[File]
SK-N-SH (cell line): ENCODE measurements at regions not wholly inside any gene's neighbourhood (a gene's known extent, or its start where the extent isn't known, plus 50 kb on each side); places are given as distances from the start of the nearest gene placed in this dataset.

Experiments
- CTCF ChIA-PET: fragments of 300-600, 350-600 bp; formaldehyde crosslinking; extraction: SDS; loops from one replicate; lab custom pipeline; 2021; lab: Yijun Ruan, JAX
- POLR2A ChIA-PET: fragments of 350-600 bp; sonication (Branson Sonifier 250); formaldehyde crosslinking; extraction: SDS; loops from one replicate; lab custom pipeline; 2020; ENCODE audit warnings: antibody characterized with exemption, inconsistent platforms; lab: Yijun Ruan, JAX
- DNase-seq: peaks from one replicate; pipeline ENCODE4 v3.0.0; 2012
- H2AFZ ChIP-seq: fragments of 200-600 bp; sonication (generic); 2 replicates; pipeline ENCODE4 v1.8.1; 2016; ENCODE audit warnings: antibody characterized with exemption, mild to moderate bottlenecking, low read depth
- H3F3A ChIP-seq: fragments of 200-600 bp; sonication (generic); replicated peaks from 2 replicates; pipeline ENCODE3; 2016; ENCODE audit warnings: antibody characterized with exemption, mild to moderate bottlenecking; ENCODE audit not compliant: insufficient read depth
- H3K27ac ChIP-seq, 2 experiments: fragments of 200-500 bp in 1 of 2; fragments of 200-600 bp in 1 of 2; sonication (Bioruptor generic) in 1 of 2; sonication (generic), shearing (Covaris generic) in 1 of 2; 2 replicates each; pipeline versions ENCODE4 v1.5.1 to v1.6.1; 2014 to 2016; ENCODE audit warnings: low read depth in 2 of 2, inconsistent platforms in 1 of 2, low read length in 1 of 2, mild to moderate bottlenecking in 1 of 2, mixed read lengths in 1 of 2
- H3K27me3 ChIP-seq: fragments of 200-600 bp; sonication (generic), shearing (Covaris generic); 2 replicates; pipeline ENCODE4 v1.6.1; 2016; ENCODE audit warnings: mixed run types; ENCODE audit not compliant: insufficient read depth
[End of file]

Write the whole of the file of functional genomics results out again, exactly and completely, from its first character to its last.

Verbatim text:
SK-N-SH (cell line): ENCODE measurements at regions not wholly inside any gene's neighbourhood (a gene's known extent, or its start where the extent isn't known, plus 50 kb on each side); places are given as distances from the start of the nearest gene placed in this dataset.

Experiments
- CTCF ChIA-PET: fragments of 300-600, 350-600 bp; formaldehyde crosslinking; extraction: SDS; loops from one replicate; lab custom pipeline; 2021; lab: Yijun Ruan, JAX
- POLR2A ChIA-PET: fragments of 350-600 bp; sonication (Branson Sonifier 250); formaldehyde crosslinking; extraction: SDS; loops from one replicate; lab custom pipeline; 2020; ENCODE audit warnings: antibody characterized with exemption, inconsistent platforms; lab: Yijun Ruan, JAX
- DNase-seq: peaks from one replicate; pipeline ENCODE4 v3.0.0; 2012
- H2AFZ ChIP-seq: fragments of 200-600 bp; sonication (generic); 2 replicates; pipeline ENCODE4 v1.8.1; 2016; ENCODE audit warnings: antibody characterized with exemption, mild to moderate bottlenecking, low read depth
- H3F3A ChIP-seq: fragments of 200-600 bp; sonication (generic); replicated peaks from 2 replicates; pipeline ENCODE3; 2016; ENCODE audit warnings: antibody characterized with exemption, mild to moderate bottlenecking; ENCODE audit not compliant: insufficient read depth
- H3K27ac ChIP-seq, 2 experiments: fragments of 200-500 bp in 1 of 2; fragments of 200-600 bp in 1 of 2; sonication (Bioruptor generic) in 1 of 2; sonication (generic), shearing (Covaris generic) in 1 of 2; 2 replicates each; pipeline versions ENCODE4 v1.5.1 to v1.6.1; 2014 to 2016; ENCODE audit warnings: low read depth in 2 of 2, inconsistent platforms in 1 of 2, low read length in 1 of 2, mild to moderate bottlenecking in 1 of 2, mixed read lengths in 1 of 2
- H3K27me3 ChIP-seq: fragments of 200-600 bp; sonication (generic), shearing (Covaris generic); 2 replicates; pipeline ENCODE4 v1.6.1; 2016; ENCODE audit warnings: mixed run types; ENCODE audit not compliant: insufficient read depth